They say man is least himself when he talks about his own self, give him a mask and he’ll tell you the truth. Poetry provided the perfect mask to talk about my struggles and experiences in a cathartic way.
NAIROBI, Kenya, October 20, 2020/-- As Kenyans celebrate their national heroes and heroines on the 11th Mashujaa Day, Kikao is lucky to converse with one impeccable writer, poet and performer. In the interview, Vickie Ngunjiri delves into her elegantly composed work and the beautiful way of narrating it. She also touchs on publishing on Instagram, her inspiration and what she is currently reading.
Let Kikao begin...
[Question 1] Welcome to Kikao. Introduce Vickie Ngunjiri.
Vickie Ngunjiri has been and is a lot of things, but at the core of them all has been artistic expression. I am a seeker, a writer, a thinker (and maybe a teacher) all somehow connected through artistic expression. In my free time, I am a poet and once in a while a performer.
[Question 2] Going through your work, one can’t miss the deep and witty pieces that allow for both pleasure and resolution. Share with us the poetic journey.
My poetic journey was initially intended for healing. They say man is least himself when he talks about his own self, give him a mask and he’ll tell you the truth. Poetry provided the perfect mask to talk about my struggles and experiences in a cathartic way.
After I found “healing” it changes into a way of evoking thought, as a means of teaching. I cause you to think about something and hope that in the process, you learn.
Where your beliefs lie – Vickie Ngunjiri
How did you pick what side of the war to fight from?
Was it the ideologies you defend,
Or the ones against which you fight?
How is this war yours?
Can you even tell the difference,
Between the beliefs that you have,
And those that have you?
How many times have you died on that battle field?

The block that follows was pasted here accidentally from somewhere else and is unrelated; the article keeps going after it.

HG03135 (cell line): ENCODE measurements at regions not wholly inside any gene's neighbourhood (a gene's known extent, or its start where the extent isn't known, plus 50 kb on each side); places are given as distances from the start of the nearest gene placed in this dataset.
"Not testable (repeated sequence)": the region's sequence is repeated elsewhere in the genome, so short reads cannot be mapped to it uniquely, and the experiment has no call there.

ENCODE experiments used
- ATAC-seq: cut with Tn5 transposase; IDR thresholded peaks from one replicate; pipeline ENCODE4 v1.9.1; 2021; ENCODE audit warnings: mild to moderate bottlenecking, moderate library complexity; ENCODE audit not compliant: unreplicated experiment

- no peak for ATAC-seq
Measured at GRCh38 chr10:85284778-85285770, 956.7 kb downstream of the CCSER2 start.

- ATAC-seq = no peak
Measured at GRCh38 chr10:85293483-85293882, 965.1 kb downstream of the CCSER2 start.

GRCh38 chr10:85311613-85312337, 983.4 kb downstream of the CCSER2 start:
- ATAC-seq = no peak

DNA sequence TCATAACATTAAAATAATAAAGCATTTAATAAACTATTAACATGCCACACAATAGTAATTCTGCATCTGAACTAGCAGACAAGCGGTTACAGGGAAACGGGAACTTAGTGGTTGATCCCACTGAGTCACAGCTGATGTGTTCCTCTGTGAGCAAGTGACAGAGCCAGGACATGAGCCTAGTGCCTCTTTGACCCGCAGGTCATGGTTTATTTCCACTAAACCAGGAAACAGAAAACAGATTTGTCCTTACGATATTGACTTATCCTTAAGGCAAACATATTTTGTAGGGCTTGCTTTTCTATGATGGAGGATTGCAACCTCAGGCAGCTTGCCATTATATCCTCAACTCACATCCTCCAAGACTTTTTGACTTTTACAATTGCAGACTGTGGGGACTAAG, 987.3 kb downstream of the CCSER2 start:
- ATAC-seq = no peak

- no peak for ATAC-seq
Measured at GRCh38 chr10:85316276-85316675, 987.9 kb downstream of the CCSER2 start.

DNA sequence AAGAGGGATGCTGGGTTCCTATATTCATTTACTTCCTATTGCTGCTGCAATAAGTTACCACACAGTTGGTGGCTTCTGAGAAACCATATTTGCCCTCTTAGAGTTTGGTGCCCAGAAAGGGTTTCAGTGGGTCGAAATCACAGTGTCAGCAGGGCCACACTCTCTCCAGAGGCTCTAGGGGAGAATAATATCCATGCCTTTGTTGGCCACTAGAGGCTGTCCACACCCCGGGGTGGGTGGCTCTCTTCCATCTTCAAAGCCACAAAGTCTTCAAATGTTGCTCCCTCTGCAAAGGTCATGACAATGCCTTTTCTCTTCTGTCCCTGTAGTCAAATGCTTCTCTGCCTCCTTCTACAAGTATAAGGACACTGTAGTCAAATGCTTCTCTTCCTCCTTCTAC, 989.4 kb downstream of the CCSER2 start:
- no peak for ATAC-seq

Is this where your god meets his people?
You plead allegiance to creed chanting battalions,
And cult-like devotion to doctrines that defy logic.
Your convictions choke you,
And pass judgment where you fall short,
Is this what you swear by?
Your faith was meant to set you free.
Look at what you’ve done to yourself.
Look at what you’ve done to yourself.
[Question 3] You have an utterly unique way of communicating beyond words that creates visual art. What’s in your visual poetry?
I’ll be honest with you, I often go for visual poetry because it’s easy. I aim to make you see what I came up with or thought of. Pretty simple.
[Question 4] Publishing on Instagram; why Instagram and how has the experience been?
Instagram is convenient for my current writing style. I write in as few lines as possible and posting 4-5 line poems is pretty common on Instagram. It’s a whole community.
Having switched from a blog, I can say IG is fun. It allows for the kind of interaction I aim for with the thought provoking pieces either through DMs or in the comment section. I have made friends (and sworn enemies) purely from conversations around the poetry I post.
[Question 5] You draw attention to everyday stuff that is so familiar yet ignored or held in disdain. Could you speak to that a little bit?
My inspiration comes from one of the first poets I knew, even before discovering spoken word in Kenya. Her name is Sophia Thakur. She says that there is poetry in everything. Every single life experience from walking in the sun to watching kids play can be poetic and her work reflects that.
[Question 6] There is only 2 months of 2020 left. How has your year been?
It’s been a crazy one, this 2020. But being indoors has allowed me to think and organize my thoughts on so many different things. This has in turn translated to creating a lot of content. I have never written this much in a single year.
[Question 7] What books are on your night stand?
I swear by Apollo –Margaret Ogolla
Stay with me – Ayobami Adebayo
12 rules of life – Jordan Peterson
An English translation of the Quran
The written interview was compiled by Phineahs Munene – Co-founder of Wazo Moja for Vickie Ngunjiri – of Vickie Ngunjiri
Distributed by Wazo Moja on behalf of Vickie Ngunjiri